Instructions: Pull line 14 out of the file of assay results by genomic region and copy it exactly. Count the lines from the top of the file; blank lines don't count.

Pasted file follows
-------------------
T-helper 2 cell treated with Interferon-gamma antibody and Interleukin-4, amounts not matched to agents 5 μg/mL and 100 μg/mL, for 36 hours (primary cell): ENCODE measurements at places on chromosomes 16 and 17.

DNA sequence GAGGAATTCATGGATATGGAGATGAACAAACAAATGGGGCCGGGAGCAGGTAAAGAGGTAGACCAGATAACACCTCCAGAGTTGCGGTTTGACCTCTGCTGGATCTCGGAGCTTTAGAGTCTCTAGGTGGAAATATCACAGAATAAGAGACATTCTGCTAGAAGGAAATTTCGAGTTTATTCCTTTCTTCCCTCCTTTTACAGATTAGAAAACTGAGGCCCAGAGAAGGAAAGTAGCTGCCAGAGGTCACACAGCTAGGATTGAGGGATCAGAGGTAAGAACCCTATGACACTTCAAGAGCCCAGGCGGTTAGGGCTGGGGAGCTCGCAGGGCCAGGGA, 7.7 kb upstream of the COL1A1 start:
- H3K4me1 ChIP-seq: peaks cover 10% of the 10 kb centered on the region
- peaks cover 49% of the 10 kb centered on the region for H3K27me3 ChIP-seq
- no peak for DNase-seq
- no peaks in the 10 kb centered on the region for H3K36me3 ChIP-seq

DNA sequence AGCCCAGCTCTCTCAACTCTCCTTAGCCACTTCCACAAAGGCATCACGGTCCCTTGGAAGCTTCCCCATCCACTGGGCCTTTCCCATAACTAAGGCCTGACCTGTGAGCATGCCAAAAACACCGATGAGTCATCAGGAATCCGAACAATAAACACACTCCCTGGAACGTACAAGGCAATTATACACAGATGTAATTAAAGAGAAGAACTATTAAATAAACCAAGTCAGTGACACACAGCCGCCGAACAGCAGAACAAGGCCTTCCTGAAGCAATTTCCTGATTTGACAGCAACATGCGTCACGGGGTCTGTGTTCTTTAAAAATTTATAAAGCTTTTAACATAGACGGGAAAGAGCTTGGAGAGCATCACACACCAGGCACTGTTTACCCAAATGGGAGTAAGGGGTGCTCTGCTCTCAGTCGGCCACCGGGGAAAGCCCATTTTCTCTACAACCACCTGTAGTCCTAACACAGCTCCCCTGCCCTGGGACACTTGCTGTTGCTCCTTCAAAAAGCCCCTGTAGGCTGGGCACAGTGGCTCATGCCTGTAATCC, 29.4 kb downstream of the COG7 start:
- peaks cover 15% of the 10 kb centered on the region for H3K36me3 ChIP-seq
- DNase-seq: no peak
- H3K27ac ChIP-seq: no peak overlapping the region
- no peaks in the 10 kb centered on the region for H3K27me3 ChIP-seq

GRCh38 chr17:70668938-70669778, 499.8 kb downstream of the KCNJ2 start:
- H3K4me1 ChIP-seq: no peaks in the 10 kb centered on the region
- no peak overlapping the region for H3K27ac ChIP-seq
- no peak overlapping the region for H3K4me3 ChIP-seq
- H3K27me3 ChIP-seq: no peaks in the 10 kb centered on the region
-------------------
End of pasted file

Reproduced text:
- no peak overlapping the region for H3K27ac ChIP-seq